So what happens when a Hegemon abdicates? Nobody knows, because we don’t have a lot of good historical parallels. At the moment neither Russia nor China is a serious Challenger – would either start to think about assuming the US role? Would Europe, cut loose by a feckless Trump administration, go its own way, perhaps taking over the institutions the US developed? Would the Euro become the new world currency?

It’s not that Trump’s ideas are without precedent, either in terms of US foreign policy or in the arena of international politics. It’s just that they’ve been out of circulation, some of them for more than a century. A year ago in an article at Politico, Thomas Wright of the Brookings Institution wrote:

One of the most common misconceptions about Donald Trump is that he is opportunistic and makes up his views as he goes along. But a careful reading of some of Trump’s statements over three decades shows that he has a remarkably coherent and consistent worldview, one that is unlikely to change much if he’s elected president. It is also a worldview that makes a great leap backward in history, embracing antiquated notions of power that haven’t been prevalent since prior to World War II.

It is easy to poke fun at many of Trump’s foreign-policy notions—the promises to “take” Iraq’s oil, to extract a kind of imperial “tribute” from U.S. military allies like South Korea, his eagerness to emulate the Great Wall of China along the border with Mexico, and his embrace of old-style strongmen like Vladimir Putin. But many of these views would have found favor in pre-World War II—and even, in some cases, 19th century—America.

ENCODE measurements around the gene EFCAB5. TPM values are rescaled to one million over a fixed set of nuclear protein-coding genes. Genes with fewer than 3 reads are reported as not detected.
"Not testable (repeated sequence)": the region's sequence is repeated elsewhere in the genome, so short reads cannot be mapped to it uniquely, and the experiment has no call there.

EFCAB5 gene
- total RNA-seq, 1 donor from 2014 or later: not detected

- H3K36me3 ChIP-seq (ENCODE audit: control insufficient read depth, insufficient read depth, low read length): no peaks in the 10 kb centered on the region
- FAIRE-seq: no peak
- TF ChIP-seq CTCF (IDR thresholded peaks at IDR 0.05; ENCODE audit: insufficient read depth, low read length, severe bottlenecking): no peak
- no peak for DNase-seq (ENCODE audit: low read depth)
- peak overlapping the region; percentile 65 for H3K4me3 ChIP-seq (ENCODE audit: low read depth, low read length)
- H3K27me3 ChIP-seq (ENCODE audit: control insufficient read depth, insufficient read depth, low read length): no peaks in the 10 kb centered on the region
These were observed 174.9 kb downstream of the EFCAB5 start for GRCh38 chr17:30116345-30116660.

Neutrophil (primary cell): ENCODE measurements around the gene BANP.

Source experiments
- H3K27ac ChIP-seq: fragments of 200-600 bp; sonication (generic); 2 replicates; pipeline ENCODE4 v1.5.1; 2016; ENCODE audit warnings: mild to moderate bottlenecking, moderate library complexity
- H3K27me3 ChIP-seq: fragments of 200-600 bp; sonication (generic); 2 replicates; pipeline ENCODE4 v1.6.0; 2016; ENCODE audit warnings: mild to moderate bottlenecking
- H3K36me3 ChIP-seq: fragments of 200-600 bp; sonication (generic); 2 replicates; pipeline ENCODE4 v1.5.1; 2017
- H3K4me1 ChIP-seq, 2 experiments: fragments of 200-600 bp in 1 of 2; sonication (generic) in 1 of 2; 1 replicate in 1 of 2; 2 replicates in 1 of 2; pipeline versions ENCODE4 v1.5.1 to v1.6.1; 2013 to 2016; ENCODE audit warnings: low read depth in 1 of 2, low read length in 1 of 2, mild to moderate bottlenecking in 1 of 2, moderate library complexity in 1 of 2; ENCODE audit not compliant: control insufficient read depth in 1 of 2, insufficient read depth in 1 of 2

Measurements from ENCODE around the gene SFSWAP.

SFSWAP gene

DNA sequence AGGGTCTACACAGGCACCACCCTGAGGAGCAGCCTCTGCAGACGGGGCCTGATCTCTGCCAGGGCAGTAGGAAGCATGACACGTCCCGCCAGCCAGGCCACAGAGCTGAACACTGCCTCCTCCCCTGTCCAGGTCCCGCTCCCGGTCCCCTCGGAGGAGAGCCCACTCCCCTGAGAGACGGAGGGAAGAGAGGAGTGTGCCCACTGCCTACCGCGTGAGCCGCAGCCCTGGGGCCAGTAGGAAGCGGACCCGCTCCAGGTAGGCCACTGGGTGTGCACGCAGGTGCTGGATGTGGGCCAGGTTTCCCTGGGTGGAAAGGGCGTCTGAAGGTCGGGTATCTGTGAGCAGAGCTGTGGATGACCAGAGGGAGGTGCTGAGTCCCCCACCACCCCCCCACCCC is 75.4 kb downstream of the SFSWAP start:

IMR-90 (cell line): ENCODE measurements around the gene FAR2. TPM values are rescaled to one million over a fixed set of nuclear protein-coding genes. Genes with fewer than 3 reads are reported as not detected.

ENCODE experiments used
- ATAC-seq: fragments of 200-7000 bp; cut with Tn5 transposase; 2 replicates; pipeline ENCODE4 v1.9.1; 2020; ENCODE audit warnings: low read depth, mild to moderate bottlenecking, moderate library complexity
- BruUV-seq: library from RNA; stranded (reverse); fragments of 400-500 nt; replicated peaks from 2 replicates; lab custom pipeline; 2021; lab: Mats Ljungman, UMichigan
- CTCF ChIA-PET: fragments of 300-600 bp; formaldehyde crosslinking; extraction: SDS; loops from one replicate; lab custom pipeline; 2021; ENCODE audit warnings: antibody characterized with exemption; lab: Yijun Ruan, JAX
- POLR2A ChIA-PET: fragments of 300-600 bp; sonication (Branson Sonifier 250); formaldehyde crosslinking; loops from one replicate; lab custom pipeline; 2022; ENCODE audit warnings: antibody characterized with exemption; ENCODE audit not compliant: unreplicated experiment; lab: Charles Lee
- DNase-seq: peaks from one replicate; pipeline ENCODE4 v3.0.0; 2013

In sum, Trump believes that America gets a raw deal from the liberal international order it helped to create and has led since World War II. He has three key arguments that he returns to time and again over the past 30 years. He is deeply unhappy with America’s military alliances and feels the United States is overcommitted around the world. He feels that America is disadvantaged by the global economy. And he is sympathetic to authoritarian strongmen. Trump seeks nothing less than ending the U.S.-led liberal order and freeing America from its international commitments.

But can he do it? That we still don’t know. And that’s what I mean when I say that Trump is poised to blow up the patterns of international politics that we have known for nearly 70 years, and which I have taught my students for as long as I have been doing this.